Quantitative and Qualitative Data Definition
Qualitative data is data concerned with descriptions, which can be observed but cannot be computed. On the contrary, quantitative data is the one that focuses on numbers and mathematical calculations and can be calculated and computed.
 So, for the collection and measurement of data, any of the two methods discussed above can be used.
 Although both have its merits and demerits, i.e. while qualitative data lacks reliability, quantitative data lacks a description.
 Both are used in conjunction so that the data gathered is free from any errors.
 Further, both can be acquired from the same data unit only their variables of interest are different, i.e. numerical in case of quantitative data and categorical in qualitative data.
Read Also: Data and its types
Key Differences (Quantitative vs Qualitative Data)
S.N.  Character  Quantitative Data  Qualitative Data 
1.  Definition  These are data that deal with quantities, values, or numbers.  These data, on the other hand, deals with quality. 
2.  Measurability  Measurable.  They are generally not measurable. 
3.  Nature of Data  Expressed in numerical form.  They are descriptive rather than numerical in nature. 
4.  Research Methodology  Conclusive  Exploratory 
5.  Quantities measured  Measures quantities such as length, size, amount, price, and even duration.  Narratives often make use of adjectives and other descriptive words to refer to data on appearance, color, texture, and other qualities. 
6.  Method of collection

Statistics is used to generate and subsequently analyze this type of data.  They are only gained mostly through observation. 
7.  Approach  Objective  Subjective 
8.  Data Structure  Structured  Unstructured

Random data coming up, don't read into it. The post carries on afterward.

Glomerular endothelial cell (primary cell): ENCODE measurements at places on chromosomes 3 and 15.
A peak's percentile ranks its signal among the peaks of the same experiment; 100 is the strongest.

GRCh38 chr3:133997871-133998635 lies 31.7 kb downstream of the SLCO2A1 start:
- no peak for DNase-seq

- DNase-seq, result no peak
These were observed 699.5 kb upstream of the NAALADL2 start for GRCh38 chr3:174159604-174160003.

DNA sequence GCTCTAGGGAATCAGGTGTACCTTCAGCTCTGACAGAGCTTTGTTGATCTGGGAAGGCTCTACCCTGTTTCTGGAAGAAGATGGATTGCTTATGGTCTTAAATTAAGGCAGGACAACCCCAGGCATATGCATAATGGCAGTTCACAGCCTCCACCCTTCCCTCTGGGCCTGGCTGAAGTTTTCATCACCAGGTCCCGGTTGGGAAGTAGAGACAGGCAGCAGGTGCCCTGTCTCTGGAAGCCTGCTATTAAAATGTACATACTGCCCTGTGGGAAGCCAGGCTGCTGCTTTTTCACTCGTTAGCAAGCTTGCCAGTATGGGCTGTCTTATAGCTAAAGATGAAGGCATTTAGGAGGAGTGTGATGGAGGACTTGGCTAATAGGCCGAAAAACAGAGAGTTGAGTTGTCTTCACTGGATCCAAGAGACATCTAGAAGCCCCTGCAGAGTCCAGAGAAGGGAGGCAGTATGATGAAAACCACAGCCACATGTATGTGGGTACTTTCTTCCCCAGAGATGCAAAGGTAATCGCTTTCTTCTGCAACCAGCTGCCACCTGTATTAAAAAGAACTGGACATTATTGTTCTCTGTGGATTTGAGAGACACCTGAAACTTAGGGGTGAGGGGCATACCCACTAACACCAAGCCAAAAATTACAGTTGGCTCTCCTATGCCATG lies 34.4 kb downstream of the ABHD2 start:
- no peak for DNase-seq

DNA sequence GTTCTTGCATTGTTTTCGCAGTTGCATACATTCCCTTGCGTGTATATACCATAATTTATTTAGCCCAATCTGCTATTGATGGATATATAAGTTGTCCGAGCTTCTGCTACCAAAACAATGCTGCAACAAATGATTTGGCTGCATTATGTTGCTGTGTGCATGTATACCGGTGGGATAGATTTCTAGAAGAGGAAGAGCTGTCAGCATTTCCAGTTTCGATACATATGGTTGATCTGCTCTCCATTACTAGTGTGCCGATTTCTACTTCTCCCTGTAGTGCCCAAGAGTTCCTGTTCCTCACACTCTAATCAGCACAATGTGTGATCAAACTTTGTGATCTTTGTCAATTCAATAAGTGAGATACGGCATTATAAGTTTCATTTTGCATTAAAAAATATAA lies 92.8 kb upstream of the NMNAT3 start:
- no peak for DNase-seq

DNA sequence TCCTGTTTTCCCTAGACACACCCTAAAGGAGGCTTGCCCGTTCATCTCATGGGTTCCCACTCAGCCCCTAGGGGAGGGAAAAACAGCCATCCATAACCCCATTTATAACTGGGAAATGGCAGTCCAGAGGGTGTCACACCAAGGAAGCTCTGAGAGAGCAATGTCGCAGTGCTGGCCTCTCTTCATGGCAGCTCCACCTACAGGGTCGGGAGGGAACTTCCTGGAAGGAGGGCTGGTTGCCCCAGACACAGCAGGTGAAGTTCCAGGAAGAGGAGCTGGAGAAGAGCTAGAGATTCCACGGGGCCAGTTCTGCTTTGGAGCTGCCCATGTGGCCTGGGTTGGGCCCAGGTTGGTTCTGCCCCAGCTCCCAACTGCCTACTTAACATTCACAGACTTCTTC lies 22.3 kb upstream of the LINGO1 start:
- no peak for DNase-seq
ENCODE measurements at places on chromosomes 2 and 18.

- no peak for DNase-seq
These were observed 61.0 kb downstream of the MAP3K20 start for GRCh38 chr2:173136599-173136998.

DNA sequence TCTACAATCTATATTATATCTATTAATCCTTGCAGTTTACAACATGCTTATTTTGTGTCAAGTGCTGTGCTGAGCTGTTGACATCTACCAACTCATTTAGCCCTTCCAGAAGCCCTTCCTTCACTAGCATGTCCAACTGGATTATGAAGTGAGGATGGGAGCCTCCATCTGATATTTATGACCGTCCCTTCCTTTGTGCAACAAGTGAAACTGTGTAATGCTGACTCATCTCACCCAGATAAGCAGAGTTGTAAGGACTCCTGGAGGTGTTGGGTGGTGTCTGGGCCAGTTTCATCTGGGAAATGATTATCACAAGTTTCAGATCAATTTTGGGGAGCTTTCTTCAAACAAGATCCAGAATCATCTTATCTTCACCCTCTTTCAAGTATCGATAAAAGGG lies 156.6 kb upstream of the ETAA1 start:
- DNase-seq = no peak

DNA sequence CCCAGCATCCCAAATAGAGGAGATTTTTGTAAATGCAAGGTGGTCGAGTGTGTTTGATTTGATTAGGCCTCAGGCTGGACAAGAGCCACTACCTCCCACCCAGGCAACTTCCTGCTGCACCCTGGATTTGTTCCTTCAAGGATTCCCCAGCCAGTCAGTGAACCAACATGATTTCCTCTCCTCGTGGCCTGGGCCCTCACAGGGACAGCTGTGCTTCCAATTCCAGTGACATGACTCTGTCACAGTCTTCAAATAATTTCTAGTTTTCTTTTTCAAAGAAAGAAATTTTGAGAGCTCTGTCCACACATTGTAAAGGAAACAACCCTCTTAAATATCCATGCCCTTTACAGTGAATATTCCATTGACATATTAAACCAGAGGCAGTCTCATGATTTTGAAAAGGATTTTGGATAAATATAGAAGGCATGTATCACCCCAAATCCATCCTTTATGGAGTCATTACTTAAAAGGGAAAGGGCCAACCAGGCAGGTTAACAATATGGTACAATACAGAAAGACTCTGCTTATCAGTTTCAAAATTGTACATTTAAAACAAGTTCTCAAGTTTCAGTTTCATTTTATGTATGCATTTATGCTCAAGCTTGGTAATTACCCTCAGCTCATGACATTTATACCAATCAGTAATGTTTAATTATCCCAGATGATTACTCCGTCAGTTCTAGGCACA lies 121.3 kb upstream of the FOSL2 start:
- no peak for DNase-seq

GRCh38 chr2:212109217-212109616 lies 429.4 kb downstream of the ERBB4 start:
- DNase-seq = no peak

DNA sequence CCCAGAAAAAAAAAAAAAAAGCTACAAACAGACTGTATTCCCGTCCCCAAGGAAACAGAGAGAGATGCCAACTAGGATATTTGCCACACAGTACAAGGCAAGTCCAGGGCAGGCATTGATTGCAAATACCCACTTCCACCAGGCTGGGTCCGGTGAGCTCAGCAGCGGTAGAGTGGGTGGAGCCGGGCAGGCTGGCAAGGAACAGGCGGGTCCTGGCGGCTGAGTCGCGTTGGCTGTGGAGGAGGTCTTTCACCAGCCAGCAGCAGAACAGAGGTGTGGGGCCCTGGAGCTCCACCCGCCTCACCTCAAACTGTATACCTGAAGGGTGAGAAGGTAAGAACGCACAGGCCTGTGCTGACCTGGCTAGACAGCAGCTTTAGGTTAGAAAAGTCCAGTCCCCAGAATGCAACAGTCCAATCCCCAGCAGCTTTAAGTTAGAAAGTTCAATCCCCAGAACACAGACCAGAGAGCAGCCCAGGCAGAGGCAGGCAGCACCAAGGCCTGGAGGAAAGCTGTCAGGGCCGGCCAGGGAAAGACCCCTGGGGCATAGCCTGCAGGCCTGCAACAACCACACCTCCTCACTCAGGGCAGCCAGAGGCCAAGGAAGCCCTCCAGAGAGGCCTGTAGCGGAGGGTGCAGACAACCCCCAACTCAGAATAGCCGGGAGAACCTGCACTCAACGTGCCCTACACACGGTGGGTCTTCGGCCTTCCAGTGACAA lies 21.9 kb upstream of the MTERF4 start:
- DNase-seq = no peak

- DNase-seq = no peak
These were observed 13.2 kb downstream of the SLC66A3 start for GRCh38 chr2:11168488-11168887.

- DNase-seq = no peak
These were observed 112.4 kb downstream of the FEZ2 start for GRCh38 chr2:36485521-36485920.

9.  Determines  Level of occurrence  Depth of understanding 
10.  Reliability  The uses of statistics add credence or credibility to it so that quantitative data is overall seen as more reliable and objective.  Less reliable and objective. 
11.  Data Collection Techniques  Quantitative surveys, Interviews, Experiments  Qualitative surveys, Focus group methods, Documental revision, etc. 
12.  Sample  A large number of representative samples  A small number of nonrepresentative samples 
13.  Outcome  Develops initial understanding  Recommends the final course of action 
Quantitative Data Collection Methods
 Data can be readily quantified and generated into numerical form, which will then be converted and processed into useful information mathematically.
 The result is often in the form of statistics that is meaningful and, therefore, useful.
 Unlike qualitative methods, these quantitative techniques usually make use of larger sample sizes because its measurable nature makes that possible and easier.
Qualitative Data Collection Methods
 Exploratory in nature, these methods are mainly concerned at gaining insights and understanding of underlying reasons and motivations, so they tend to dig deeper.
 Since they cannot be quantified, measurability becomes an issue.
 This lack of measurability leads to the preference for methods or tools that are largely unstructured or, in some cases, maybe structured but only to a very small, limited extent.
 Generally, qualitative methods are timeconsuming and expensive to conduct, and so researchers try to lower the costs incurred by decreasing the sample size or number of respondents.
References
 https://www.cleverism.com/qualitativeandquantitativedatacollectionmethods/
 https://keydifferences.com/differencebetweenqualitativeandquantitativedata.html
 https://www.skillsyouneed.com/learn/quantitativeandqualitative.html
 https://www.surveymonkey.com/mp/quantitativevsqualitativeresearch/
 https://www.managementnote.com/typesofdata
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